My interest in biology was, from early youth, that of an outdoor biologist with heavy focus on birds. This is still my major hobby, after 60 years.
How did a lifelong ornithologist get sidetracked in such a way that he is now known for his work as ‘plant genetic engineer’ – everybody ‘knows’ that these people have no respect for nature – and his Golden Rice? I studied biology, majoring in zoology, but was converted to botany by the personality of Josef Straub, a professor of botany and director of the Max Planck Institute for Plant Breeding Research.
My inspiration to take up science was the phenomenon of totipotency of plant cells, and I spent a considerable part of my career trying to learn more about it. We still have very little idea why and how a leaf cell specialised for photosynthesis manages to develop into a fully functional embryo, if freed from the context of the leaf tissue and provided with a simple mineral culture solution.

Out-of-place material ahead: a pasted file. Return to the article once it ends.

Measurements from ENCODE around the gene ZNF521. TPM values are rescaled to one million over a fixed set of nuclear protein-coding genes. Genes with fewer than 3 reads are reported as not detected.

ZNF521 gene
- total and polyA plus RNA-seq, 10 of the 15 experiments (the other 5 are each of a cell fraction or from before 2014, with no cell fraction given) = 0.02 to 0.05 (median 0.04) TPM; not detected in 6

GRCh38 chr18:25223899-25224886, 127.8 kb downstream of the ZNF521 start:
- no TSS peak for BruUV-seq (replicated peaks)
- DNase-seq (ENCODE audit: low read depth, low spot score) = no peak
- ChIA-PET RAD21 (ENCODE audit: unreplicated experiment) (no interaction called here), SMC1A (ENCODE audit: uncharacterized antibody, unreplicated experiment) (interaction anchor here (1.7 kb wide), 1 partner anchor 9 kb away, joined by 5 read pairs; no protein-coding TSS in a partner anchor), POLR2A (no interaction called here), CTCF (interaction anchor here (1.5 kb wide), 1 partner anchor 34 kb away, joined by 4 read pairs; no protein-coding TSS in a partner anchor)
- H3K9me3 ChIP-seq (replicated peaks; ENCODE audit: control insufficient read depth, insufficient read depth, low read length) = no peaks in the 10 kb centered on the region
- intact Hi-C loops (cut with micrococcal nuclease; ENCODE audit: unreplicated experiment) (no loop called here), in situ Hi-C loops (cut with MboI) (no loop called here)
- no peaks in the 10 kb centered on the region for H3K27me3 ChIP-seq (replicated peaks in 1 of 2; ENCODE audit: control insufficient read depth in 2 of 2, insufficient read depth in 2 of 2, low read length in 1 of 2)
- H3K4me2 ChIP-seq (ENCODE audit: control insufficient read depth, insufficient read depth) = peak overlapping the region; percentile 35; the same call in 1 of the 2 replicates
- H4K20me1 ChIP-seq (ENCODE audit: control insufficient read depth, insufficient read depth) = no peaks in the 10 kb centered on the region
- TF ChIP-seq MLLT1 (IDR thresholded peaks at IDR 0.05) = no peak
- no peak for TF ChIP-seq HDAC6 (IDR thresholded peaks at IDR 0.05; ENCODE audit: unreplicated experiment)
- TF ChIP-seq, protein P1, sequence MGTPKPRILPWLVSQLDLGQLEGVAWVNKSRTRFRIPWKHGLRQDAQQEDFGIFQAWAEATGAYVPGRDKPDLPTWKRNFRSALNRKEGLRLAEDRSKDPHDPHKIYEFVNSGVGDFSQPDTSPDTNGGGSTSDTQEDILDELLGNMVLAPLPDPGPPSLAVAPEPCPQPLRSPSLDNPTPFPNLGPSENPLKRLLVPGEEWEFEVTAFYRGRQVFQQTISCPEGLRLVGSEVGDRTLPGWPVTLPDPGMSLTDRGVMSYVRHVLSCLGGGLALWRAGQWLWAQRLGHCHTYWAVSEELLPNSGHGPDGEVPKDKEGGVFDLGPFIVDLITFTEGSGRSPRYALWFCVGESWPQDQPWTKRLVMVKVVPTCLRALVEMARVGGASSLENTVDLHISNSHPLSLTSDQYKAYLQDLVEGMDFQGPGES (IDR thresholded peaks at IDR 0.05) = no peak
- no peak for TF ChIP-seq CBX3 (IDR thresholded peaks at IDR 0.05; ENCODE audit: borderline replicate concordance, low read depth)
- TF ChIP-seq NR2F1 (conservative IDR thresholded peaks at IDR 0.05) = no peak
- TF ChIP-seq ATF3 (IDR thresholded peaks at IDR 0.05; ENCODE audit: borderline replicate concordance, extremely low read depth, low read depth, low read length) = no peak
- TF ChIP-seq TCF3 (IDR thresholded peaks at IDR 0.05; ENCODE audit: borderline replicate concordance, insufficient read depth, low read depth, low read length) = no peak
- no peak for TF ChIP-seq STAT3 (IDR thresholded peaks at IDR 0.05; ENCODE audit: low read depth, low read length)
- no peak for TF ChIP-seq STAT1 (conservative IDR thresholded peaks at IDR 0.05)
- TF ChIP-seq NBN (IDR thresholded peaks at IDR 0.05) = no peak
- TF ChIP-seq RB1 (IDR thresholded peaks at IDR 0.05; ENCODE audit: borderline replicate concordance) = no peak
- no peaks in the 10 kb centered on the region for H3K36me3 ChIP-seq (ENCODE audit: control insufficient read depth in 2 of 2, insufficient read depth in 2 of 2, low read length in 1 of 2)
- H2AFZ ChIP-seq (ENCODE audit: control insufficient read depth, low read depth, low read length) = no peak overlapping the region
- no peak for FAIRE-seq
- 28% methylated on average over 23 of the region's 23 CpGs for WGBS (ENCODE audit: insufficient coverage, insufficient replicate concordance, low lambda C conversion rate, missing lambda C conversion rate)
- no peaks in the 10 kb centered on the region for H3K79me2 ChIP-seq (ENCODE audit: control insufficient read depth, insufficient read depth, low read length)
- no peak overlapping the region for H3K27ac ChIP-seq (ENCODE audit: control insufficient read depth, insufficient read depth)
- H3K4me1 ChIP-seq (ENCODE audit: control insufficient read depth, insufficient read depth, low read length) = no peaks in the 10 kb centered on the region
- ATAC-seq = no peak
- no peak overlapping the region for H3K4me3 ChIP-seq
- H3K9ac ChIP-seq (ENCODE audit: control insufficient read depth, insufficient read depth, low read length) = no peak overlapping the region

But then I was sidetracked again. I was fascinated by the engineering potential provided to us by the totipotency of plant cells. And that’s why, circa 1972, I developed into a genetic engineer interested in practical solutions, motivated by the problem of food insecurity of so many millions in developing countries. From then on, until my retirement and beyond, I invested of all my capacity and that of my research team into the development of genetic engineering technology for food security crops such as rice, wheat, sorghum, cassava, and into trying to rescue harvests and improve the nutritional quality of staple crops.